According to Solís (2007c), CAFTA erodes national sovereignty and social welfare, citing the intellectual property protections that would impede the provision of generic medicines at affordable prices. More broadly, he argues that CAFTA is for the benefit of the few, who at the time, employed strong-arm tactics and spent millions of private dollars in an attempt to bulldoze the measure through the legislative process without due process. Solís noted then: “CAFTA is very good for multinational corporations and a very small elite of Central Americans” (italics added, ¶ 6), an assertion which echoes Chimni’s (2006) observation that the elite of developing countries may act in concert with the elite of developed countries, thereby consenting to policies that have deleterious consequences for the general populace. Solís (2007a), therefore, opposed CAFTA on the grounds that the negotiations lacked fairness, transparency and sufficient parliamentary discussion. In an op-ed piece published in La Nación, a well-respected and widely-read Costa Rican newspaper, he pointed out the treaty had been drafted in another country, read by few, studied by even fewer and that proponents had touted the treaty before it had even been finalized, casting its ratification as a moral imperative. To these arguments he added his dismay that his rival for the presidency, Oscar Arias, refused to engage in debate about CAFTA during the election (2006a).
With respect to the role that the United States had played in Costa Rican politics, he wrote, “As voting day approached, the White House even went so far as to interfere in our internal affairs, weighing in with statements that echoed false threats that the ‘yes’ side had been spreading” (2007c ¶9). The United States was able to have such influence because, according to the U.S. Department of State (2008), the United States accounts for half of Costa Rica’s exports, imports, and tourism, and two-thirds of its foreign investment. The New York Times quoted Solís as saying, “I never imagined CAFTA was going to be so one sided. The law of the jungle benefits the big beast. We are a very small beast” (McKinley 2005, ¶18). Or, as philosopher Allen Buchanan (2000) argues, because societies are neither economically self-sufficient nor distributionally autonomous, trade negotiations that “occur within the parameters of the global basic structure . . . will be shaped by whatever inequities characterize the global basic structure” (2000, 706-7).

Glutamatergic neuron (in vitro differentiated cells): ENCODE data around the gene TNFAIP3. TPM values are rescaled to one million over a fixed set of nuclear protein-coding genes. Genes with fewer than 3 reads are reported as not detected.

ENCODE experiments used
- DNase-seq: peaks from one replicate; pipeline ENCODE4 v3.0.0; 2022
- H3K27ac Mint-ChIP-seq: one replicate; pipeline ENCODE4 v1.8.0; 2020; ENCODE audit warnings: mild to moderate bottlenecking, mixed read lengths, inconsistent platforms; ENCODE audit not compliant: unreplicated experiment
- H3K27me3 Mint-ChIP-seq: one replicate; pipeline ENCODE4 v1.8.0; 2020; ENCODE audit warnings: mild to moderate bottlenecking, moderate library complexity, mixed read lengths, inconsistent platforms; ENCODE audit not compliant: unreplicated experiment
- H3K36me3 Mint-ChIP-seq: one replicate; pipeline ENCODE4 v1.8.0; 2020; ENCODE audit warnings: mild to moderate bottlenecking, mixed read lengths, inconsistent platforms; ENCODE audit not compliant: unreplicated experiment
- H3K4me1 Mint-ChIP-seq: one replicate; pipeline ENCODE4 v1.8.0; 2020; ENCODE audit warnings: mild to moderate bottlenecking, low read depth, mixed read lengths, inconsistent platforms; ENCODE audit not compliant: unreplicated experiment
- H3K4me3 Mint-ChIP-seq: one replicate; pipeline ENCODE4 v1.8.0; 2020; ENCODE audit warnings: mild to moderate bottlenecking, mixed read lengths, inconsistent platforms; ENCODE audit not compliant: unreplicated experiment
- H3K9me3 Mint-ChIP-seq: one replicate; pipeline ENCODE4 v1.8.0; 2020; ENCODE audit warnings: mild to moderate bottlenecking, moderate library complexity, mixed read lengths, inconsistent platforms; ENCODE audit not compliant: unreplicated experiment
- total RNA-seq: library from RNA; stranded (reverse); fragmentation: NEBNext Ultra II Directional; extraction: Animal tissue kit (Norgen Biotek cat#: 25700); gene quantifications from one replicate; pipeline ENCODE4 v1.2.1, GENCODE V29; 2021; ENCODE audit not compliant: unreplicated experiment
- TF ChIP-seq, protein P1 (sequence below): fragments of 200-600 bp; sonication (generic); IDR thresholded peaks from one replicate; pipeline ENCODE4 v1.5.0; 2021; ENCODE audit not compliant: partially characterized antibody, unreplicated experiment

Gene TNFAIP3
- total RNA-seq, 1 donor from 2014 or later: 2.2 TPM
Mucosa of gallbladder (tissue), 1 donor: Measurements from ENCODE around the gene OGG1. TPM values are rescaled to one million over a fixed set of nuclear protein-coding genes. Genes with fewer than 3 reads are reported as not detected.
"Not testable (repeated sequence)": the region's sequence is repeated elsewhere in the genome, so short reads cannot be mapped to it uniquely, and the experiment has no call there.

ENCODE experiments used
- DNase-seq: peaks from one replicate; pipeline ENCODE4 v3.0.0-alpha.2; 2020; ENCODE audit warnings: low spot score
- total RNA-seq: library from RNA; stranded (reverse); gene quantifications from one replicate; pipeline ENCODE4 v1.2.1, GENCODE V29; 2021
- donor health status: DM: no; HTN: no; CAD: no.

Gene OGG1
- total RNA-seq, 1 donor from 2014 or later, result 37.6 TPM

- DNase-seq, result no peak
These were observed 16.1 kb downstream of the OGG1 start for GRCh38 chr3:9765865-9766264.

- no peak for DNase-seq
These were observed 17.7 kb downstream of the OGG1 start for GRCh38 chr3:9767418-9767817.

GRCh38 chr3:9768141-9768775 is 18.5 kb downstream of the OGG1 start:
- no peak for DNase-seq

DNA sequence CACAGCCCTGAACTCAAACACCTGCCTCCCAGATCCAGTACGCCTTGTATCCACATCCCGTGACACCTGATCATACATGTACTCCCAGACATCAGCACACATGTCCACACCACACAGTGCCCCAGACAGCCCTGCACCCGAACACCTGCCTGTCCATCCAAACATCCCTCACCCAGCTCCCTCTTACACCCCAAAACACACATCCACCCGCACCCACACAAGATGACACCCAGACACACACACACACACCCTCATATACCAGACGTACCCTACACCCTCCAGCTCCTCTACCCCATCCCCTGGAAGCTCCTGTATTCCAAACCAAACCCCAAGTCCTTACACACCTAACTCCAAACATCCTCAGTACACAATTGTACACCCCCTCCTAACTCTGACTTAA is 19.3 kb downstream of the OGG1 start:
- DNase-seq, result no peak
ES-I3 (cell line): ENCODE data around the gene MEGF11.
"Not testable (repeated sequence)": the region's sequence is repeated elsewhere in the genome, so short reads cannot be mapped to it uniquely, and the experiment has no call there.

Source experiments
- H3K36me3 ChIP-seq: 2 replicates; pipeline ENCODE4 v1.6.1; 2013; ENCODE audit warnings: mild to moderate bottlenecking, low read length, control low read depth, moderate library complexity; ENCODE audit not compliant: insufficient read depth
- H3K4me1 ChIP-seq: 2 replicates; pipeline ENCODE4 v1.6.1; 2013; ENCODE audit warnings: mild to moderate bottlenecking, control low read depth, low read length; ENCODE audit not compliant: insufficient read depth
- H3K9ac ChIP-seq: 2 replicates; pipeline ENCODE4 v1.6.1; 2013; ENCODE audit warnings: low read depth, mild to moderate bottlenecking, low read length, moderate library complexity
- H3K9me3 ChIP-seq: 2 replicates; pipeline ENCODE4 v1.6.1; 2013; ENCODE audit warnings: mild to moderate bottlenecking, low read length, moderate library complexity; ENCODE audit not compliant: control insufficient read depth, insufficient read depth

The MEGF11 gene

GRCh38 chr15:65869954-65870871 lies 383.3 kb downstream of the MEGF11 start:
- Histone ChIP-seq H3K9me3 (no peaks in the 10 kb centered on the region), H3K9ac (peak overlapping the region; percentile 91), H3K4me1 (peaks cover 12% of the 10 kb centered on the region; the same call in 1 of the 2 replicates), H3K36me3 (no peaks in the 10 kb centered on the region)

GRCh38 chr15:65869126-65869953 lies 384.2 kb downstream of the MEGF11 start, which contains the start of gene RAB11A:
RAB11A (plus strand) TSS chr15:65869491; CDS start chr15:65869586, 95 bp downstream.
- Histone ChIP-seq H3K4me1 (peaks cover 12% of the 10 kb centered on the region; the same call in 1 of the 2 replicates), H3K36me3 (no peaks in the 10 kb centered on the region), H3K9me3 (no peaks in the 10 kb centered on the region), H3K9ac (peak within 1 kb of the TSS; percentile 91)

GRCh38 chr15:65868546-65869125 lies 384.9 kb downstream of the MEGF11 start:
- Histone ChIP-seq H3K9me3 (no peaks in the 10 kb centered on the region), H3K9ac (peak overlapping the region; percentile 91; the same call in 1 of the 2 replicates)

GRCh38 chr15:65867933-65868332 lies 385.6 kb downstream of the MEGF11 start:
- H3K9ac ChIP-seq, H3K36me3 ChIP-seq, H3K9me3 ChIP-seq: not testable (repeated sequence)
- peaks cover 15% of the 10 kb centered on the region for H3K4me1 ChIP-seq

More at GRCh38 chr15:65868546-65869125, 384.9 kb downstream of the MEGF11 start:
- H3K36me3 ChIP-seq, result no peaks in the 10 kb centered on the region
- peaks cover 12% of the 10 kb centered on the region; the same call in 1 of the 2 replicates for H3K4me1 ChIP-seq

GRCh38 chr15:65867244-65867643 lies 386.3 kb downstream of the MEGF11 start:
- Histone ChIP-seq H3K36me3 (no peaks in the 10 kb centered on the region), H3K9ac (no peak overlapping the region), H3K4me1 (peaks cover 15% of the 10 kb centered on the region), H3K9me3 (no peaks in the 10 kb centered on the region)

In another piece appearing in La Nacion, Solís (2007b) buttresses his political critique with empirical data drawn from an evaluation of the agreement among the United States, Canada, and Mexico, the North American Free Trade Agreement (NAFTA). He draws attention to the fact that after NAFTA’s implementation, Mexico slipped 26 places in its ranking of worldwide competitiveness, its unemployment grew, its growth rate worsened, out-migration doubled, and the agricultural sector withered. Solís is particularly interested in the repercussions of NAFTA for two reasons: (1) CAFTA is modeled after NAFTA; and (2) since NAFTA was implemented in the 90s, it is possible to examine medium-term consequences of just such a free trade agreement. Solís’s focus on the repercussions of NAFTA broadens focus from Costa Rica to the global free trade practices that endanger human rights.
Trade and the Erosion of Human Rights